19. [Note: Smallprint84 posted this comment on March 7, 2010.]

    @MrB. You’re right! And later the same happens with Xander when Willow tells him Angel went to see her.

    Xander: (He thinks, wait a while) and says “Angel was in your bedroom?!!?”.

    Willow: We have a forbidden love.

    And don’t we all adore Willow’s computer-geek-laugh.

    We see it again in “Ted”.


  20. [Note: Smallprint84 posted this comment on March 7, 2010.]

    hey you guys, this is also the cameo appearance of the beautiful Julia Lee. Later in AtS she has find herself and has her own teen-shelter. We see her back in S3-Anne when Buffy helpes her to have a new identity and a confident boost. She learns there to take care for herself. So this why Anne sets up the teen shelter.


  21. [Note: nathan.taurus posted this comment on July 25, 2010.]

    The biggest problem I have with this episode is that, like many shows, a person who has no past of homocide can somehow just kill without remorse. A person who can do this most often has a desire or thoughts well before the action. Ford was a some-what friend of Buffy so for him to trade her life for his means he was never normal in the first place.

    The teaser was strange in a way because it seemed like by the way Drusilla and Angel were talking that they were brother and sister. That was the first thing I thought of when watching it again, although, you would have to change the “Angel” series flashbacks of their trists.

    I think it was great that Spike did honor his word and turn Ford. For a vampire he is a pretty straight up guy.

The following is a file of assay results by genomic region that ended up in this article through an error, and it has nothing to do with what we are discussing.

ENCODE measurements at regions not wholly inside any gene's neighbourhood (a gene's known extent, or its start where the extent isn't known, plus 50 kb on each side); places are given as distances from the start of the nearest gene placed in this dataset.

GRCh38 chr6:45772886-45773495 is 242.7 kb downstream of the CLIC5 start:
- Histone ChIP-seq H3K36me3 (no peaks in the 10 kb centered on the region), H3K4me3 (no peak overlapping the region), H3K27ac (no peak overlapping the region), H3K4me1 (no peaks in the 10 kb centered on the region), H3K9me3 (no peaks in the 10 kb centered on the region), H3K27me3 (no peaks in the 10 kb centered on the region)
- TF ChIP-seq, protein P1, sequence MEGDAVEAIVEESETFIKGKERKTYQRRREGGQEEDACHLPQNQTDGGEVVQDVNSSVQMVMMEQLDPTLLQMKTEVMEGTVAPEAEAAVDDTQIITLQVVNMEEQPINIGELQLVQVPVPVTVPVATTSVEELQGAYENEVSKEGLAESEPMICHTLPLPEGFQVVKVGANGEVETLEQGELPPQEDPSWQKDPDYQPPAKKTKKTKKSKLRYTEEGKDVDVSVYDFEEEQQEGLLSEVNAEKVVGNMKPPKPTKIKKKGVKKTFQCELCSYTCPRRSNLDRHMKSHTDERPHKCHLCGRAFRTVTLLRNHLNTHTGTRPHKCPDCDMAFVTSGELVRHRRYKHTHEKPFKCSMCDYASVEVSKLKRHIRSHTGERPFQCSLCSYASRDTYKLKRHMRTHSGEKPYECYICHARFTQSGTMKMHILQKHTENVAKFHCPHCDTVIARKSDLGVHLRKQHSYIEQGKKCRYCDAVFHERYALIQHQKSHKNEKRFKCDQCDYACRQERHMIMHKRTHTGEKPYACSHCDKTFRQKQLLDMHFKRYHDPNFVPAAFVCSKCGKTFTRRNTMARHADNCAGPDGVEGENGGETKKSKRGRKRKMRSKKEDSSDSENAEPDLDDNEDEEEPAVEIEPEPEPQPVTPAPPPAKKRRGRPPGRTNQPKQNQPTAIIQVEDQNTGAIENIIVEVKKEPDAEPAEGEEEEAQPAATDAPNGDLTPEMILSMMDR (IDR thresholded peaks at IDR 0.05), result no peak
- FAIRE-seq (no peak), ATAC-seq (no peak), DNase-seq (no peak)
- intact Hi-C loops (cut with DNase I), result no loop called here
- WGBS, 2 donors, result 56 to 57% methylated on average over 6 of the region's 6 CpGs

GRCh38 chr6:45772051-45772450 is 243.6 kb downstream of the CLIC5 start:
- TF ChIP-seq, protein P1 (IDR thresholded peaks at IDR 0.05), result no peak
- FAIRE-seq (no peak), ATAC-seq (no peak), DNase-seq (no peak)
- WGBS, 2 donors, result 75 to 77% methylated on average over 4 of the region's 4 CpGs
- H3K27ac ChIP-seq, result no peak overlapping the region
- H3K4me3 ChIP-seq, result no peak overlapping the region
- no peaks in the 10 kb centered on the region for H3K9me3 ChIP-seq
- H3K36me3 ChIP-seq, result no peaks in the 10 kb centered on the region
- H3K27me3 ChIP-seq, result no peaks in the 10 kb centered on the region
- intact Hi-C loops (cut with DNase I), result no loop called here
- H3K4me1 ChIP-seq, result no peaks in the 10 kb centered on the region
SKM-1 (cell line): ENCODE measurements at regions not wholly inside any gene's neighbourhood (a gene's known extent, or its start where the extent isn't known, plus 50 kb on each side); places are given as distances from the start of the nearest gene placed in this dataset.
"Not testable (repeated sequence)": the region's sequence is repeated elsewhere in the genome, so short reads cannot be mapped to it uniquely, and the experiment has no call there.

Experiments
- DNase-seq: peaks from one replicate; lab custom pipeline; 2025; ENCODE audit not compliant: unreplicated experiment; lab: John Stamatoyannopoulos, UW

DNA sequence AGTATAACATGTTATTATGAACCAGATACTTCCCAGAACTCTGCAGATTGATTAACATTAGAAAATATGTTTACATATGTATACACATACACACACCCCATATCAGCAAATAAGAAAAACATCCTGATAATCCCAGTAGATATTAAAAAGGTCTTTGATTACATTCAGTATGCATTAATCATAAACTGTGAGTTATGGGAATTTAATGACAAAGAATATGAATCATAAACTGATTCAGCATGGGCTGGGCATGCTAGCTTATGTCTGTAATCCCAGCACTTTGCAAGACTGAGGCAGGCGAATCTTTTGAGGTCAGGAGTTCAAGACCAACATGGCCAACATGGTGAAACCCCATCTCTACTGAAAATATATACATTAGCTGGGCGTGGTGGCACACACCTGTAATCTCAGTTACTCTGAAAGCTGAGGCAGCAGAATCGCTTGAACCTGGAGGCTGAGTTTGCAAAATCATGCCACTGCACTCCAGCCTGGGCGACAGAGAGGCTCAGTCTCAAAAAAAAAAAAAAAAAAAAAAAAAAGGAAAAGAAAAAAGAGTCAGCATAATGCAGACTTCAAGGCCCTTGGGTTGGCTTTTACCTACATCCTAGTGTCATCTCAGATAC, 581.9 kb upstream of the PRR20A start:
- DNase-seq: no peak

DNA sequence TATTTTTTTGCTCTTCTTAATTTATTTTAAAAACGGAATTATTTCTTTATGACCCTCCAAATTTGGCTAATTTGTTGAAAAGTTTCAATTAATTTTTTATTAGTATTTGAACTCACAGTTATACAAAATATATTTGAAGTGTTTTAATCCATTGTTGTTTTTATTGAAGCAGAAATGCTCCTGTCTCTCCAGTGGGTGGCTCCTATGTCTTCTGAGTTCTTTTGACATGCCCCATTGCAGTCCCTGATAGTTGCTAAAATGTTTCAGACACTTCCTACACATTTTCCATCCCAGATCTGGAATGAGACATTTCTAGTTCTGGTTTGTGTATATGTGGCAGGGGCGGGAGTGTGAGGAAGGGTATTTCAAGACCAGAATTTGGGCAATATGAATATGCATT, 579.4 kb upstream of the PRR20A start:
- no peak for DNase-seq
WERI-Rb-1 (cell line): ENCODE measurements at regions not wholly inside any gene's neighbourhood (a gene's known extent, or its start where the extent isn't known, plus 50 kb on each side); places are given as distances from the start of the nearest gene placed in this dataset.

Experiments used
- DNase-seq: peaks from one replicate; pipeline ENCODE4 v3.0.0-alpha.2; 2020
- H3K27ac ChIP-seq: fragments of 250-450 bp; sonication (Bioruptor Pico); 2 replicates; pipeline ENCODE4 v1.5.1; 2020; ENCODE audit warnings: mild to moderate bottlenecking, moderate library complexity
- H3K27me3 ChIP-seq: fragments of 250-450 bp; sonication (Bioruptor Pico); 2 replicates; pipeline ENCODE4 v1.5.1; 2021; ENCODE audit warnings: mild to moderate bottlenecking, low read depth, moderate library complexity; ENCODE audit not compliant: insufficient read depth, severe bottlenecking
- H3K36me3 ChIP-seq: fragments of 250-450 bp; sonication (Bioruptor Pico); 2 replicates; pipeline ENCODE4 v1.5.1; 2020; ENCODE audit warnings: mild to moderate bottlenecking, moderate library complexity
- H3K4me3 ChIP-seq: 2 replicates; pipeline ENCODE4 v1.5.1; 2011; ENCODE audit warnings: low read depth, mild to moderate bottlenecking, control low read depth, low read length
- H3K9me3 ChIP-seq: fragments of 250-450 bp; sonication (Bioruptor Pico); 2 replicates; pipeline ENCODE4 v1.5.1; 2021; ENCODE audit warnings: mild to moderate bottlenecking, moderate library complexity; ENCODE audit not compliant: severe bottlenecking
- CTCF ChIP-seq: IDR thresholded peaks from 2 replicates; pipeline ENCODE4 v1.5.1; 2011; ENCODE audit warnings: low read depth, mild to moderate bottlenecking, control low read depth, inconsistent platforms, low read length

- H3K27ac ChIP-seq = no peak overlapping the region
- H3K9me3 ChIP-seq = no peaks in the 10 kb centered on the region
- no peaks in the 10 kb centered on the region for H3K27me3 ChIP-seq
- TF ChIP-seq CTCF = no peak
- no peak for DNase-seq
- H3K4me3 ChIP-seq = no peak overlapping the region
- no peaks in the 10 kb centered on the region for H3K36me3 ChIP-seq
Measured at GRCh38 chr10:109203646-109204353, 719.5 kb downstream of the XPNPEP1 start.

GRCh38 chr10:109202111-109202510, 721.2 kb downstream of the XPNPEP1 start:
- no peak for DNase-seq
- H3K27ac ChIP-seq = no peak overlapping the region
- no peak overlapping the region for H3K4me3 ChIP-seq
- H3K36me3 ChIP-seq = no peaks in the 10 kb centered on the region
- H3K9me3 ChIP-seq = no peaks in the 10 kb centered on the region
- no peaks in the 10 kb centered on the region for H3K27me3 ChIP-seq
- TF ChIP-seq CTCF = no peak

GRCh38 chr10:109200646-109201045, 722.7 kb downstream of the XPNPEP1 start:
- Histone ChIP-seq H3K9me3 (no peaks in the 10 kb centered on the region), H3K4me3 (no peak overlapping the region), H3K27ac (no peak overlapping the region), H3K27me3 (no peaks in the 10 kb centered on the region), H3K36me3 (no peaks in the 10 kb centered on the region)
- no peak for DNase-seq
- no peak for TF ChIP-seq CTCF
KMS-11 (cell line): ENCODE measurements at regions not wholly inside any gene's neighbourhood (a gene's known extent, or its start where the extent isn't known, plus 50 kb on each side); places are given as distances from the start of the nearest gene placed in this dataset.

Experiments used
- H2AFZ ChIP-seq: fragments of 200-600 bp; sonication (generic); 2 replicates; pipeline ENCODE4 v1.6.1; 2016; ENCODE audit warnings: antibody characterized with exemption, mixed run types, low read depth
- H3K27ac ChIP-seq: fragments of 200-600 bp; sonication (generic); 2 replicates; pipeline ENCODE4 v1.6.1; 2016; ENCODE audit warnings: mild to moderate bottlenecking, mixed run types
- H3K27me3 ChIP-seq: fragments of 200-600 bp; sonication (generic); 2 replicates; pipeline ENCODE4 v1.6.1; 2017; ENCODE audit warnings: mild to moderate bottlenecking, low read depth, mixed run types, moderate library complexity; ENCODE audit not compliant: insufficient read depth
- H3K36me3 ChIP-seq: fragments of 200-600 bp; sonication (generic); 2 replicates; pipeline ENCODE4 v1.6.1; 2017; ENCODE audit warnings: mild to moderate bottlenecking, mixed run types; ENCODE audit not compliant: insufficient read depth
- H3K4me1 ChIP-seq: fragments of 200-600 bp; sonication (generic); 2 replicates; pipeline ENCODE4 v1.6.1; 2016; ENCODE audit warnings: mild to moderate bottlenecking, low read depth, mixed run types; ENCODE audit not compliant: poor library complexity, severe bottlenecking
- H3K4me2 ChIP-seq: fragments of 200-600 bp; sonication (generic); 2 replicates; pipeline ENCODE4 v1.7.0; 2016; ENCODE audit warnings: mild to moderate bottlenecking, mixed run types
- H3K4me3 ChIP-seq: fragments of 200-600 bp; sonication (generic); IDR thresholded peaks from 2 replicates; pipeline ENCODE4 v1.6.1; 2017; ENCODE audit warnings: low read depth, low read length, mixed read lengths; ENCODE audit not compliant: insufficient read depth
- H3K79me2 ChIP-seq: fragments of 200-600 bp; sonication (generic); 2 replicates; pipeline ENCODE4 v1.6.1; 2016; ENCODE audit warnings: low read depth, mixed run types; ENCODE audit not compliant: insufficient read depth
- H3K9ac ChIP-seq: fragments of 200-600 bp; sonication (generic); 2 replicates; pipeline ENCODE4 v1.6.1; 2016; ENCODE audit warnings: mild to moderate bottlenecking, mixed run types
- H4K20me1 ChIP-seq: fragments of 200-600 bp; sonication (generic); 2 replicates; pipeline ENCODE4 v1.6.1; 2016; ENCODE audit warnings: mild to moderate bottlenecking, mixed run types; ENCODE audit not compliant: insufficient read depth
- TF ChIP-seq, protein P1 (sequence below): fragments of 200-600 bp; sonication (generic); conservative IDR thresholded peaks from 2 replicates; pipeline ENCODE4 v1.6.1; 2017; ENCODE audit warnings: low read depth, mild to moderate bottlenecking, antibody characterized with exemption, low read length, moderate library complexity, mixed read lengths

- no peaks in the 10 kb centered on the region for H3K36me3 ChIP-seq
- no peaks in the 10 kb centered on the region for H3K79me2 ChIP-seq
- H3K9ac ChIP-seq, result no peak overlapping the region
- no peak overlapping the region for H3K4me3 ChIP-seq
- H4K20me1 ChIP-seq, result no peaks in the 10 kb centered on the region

22. [Note: yippers6 posted this comment on August 2, 2010.]

    my fav comment

    do i have anyone on watch here?it’s called security,people. are you all asleep? or have we finally found a restauant that delivers?


  23. [Note: Ellie posted this comment on September 16, 2010.]

    I like how when it’s clear Ford is beyond redemption, Buffy basically leaves him to die. She’s able to make some hard choices, is our Buff’.


  24. [Note: John Roberts posted this comment on November 5, 2010.]

    The final line by Buffy “Lie to Me” echoes Shakespeare’s Sonnet 138, the last two lines are which:

    Therefore I lie with her and she lies with me

    And in our faults by lies we flatter’d be

    It’s about two lovers, which Buffy and Giles are not, but the theme is the same: That a pleasant lie might comfort somebody you love more than the harsh truth.

    There’s quite a bit of Victorian goth in BtVS, as this is after all a vampire tale, but themematically this show has more of a Renaissance feel, with its preoccupations with sex, death, blood, and puns (above all, puns!). If Whedon isn’t familiar with Renaissance drama and John Donne, well then by gosh he channeled them very well!


  25. [Note: Jermzy posted this comment on November 26, 2010.]

    Am I the only one who liked Ford?

    Okay peresonality wise he was pretty dull but I LOVED the dynamic he gave Buffy: a nice, average, non-jealous guy without any superpowers or desire for them, who can be rescued by her and not have to have a whine about how ball-crushing it is.

    For a show with a such a groundbreaking concept as a female superhero, Buffy needed WAAAAY more male damsels.